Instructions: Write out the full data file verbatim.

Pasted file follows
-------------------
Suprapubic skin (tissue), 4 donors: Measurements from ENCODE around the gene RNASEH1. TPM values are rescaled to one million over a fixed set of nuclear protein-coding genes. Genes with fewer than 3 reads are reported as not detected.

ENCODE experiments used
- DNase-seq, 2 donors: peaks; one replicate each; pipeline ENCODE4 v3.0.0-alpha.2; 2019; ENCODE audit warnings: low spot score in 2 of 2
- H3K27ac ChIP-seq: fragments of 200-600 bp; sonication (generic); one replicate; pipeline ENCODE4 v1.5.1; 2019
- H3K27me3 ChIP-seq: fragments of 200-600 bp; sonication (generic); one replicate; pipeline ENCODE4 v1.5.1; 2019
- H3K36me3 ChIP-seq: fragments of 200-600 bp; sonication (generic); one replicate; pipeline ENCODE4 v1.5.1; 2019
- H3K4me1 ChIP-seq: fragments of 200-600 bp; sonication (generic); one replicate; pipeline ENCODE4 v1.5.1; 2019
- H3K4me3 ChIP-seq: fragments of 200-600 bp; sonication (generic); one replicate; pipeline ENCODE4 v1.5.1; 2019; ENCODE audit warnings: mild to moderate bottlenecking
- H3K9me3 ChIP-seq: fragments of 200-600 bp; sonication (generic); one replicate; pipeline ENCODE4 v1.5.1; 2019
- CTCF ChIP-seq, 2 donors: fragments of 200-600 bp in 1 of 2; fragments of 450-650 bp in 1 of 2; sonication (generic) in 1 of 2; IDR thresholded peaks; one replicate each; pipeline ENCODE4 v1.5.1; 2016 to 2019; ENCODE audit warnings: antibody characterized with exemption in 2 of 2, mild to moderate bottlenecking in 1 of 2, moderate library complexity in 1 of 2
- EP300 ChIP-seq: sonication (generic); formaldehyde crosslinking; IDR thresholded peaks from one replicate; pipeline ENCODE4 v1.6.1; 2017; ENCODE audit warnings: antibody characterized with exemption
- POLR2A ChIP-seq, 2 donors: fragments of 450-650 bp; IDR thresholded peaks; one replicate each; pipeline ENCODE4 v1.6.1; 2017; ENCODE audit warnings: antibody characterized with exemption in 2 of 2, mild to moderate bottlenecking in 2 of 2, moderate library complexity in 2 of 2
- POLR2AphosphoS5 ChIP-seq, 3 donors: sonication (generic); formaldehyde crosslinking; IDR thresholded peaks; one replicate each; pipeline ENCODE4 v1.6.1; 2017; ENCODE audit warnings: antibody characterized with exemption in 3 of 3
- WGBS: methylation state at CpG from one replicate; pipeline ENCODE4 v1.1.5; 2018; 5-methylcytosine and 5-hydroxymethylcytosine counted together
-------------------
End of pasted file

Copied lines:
Suprapubic skin (tissue), 4 donors: Measurements from ENCODE around the gene RNASEH1. TPM values are rescaled to one million over a fixed set of nuclear protein-coding genes. Genes with fewer than 3 reads are reported as not detected.

ENCODE experiments used
- DNase-seq, 2 donors: peaks; one replicate each; pipeline ENCODE4 v3.0.0-alpha.2; 2019; ENCODE audit warnings: low spot score in 2 of 2
- H3K27ac ChIP-seq: fragments of 200-600 bp; sonication (generic); one replicate; pipeline ENCODE4 v1.5.1; 2019
- H3K27me3 ChIP-seq: fragments of 200-600 bp; sonication (generic); one replicate; pipeline ENCODE4 v1.5.1; 2019
- H3K36me3 ChIP-seq: fragments of 200-600 bp; sonication (generic); one replicate; pipeline ENCODE4 v1.5.1; 2019
- H3K4me1 ChIP-seq: fragments of 200-600 bp; sonication (generic); one replicate; pipeline ENCODE4 v1.5.1; 2019
- H3K4me3 ChIP-seq: fragments of 200-600 bp; sonication (generic); one replicate; pipeline ENCODE4 v1.5.1; 2019; ENCODE audit warnings: mild to moderate bottlenecking
- H3K9me3 ChIP-seq: fragments of 200-600 bp; sonication (generic); one replicate; pipeline ENCODE4 v1.5.1; 2019
- CTCF ChIP-seq, 2 donors: fragments of 200-600 bp in 1 of 2; fragments of 450-650 bp in 1 of 2; sonication (generic) in 1 of 2; IDR thresholded peaks; one replicate each; pipeline ENCODE4 v1.5.1; 2016 to 2019; ENCODE audit warnings: antibody characterized with exemption in 2 of 2, mild to moderate bottlenecking in 1 of 2, moderate library complexity in 1 of 2
- EP300 ChIP-seq: sonication (generic); formaldehyde crosslinking; IDR thresholded peaks from one replicate; pipeline ENCODE4 v1.6.1; 2017; ENCODE audit warnings: antibody characterized with exemption
- POLR2A ChIP-seq, 2 donors: fragments of 450-650 bp; IDR thresholded peaks; one replicate each; pipeline ENCODE4 v1.6.1; 2017; ENCODE audit warnings: antibody characterized with exemption in 2 of 2, mild to moderate bottlenecking in 2 of 2, moderate library complexity in 2 of 2
- POLR2AphosphoS5 ChIP-seq, 3 donors: sonication (generic); formaldehyde crosslinking; IDR thresholded peaks; one replicate each; pipeline ENCODE4 v1.6.1; 2017; ENCODE audit warnings: antibody characterized with exemption in 3 of 3
- WGBS: methylation state at CpG from one replicate; pipeline ENCODE4 v1.1.5; 2018; 5-methylcytosine and 5-hydroxymethylcytosine counted together